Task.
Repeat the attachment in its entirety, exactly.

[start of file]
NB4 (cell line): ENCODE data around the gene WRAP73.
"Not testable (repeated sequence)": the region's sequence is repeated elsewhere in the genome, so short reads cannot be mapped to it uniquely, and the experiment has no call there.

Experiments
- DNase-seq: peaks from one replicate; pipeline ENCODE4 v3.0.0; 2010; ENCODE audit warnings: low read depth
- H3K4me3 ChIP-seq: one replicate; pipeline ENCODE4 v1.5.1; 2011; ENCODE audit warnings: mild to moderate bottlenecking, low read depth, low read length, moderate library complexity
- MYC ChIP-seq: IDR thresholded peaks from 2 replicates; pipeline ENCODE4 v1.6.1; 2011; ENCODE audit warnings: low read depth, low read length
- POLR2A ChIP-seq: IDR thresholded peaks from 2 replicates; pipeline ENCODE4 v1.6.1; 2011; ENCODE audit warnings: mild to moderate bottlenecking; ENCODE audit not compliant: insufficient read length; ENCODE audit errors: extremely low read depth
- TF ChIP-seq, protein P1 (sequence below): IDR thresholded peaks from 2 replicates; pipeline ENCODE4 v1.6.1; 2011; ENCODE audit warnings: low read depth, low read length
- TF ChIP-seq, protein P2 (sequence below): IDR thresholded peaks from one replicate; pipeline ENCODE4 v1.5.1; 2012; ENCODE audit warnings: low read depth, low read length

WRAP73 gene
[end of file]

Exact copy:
NB4 (cell line): ENCODE data around the gene WRAP73.
"Not testable (repeated sequence)": the region's sequence is repeated elsewhere in the genome, so short reads cannot be mapped to it uniquely, and the experiment has no call there.

Experiments
- DNase-seq: peaks from one replicate; pipeline ENCODE4 v3.0.0; 2010; ENCODE audit warnings: low read depth
- H3K4me3 ChIP-seq: one replicate; pipeline ENCODE4 v1.5.1; 2011; ENCODE audit warnings: mild to moderate bottlenecking, low read depth, low read length, moderate library complexity
- MYC ChIP-seq: IDR thresholded peaks from 2 replicates; pipeline ENCODE4 v1.6.1; 2011; ENCODE audit warnings: low read depth, low read length
- POLR2A ChIP-seq: IDR thresholded peaks from 2 replicates; pipeline ENCODE4 v1.6.1; 2011; ENCODE audit warnings: mild to moderate bottlenecking; ENCODE audit not compliant: insufficient read length; ENCODE audit errors: extremely low read depth
- TF ChIP-seq, protein P1 (sequence below): IDR thresholded peaks from 2 replicates; pipeline ENCODE4 v1.6.1; 2011; ENCODE audit warnings: low read depth, low read length
- TF ChIP-seq, protein P2 (sequence below): IDR thresholded peaks from one replicate; pipeline ENCODE4 v1.5.1; 2012; ENCODE audit warnings: low read depth, low read length

WRAP73 gene